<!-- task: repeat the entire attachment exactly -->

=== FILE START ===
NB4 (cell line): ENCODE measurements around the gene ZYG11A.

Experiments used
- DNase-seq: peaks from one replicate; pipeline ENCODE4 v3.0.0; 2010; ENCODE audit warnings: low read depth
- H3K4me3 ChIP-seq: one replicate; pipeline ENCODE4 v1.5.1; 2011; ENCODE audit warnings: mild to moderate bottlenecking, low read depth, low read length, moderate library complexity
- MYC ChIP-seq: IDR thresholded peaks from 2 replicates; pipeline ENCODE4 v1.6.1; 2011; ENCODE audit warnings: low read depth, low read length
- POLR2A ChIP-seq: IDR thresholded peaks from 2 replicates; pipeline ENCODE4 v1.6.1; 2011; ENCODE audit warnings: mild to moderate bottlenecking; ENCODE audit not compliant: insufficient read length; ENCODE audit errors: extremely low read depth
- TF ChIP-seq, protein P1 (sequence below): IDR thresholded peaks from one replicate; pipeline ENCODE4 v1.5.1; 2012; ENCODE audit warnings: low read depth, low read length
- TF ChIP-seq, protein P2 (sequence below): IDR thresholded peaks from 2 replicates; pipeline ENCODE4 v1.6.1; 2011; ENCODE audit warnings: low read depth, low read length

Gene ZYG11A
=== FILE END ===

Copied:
NB4 (cell line): ENCODE measurements around the gene ZYG11A.

Experiments used
- DNase-seq: peaks from one replicate; pipeline ENCODE4 v3.0.0; 2010; ENCODE audit warnings: low read depth
- H3K4me3 ChIP-seq: one replicate; pipeline ENCODE4 v1.5.1; 2011; ENCODE audit warnings: mild to moderate bottlenecking, low read depth, low read length, moderate library complexity
- MYC ChIP-seq: IDR thresholded peaks from 2 replicates; pipeline ENCODE4 v1.6.1; 2011; ENCODE audit warnings: low read depth, low read length
- POLR2A ChIP-seq: IDR thresholded peaks from 2 replicates; pipeline ENCODE4 v1.6.1; 2011; ENCODE audit warnings: mild to moderate bottlenecking; ENCODE audit not compliant: insufficient read length; ENCODE audit errors: extremely low read depth
- TF ChIP-seq, protein P1 (sequence below): IDR thresholded peaks from one replicate; pipeline ENCODE4 v1.5.1; 2012; ENCODE audit warnings: low read depth, low read length
- TF ChIP-seq, protein P2 (sequence below): IDR thresholded peaks from 2 replicates; pipeline ENCODE4 v1.6.1; 2011; ENCODE audit warnings: low read depth, low read length

Gene ZYG11A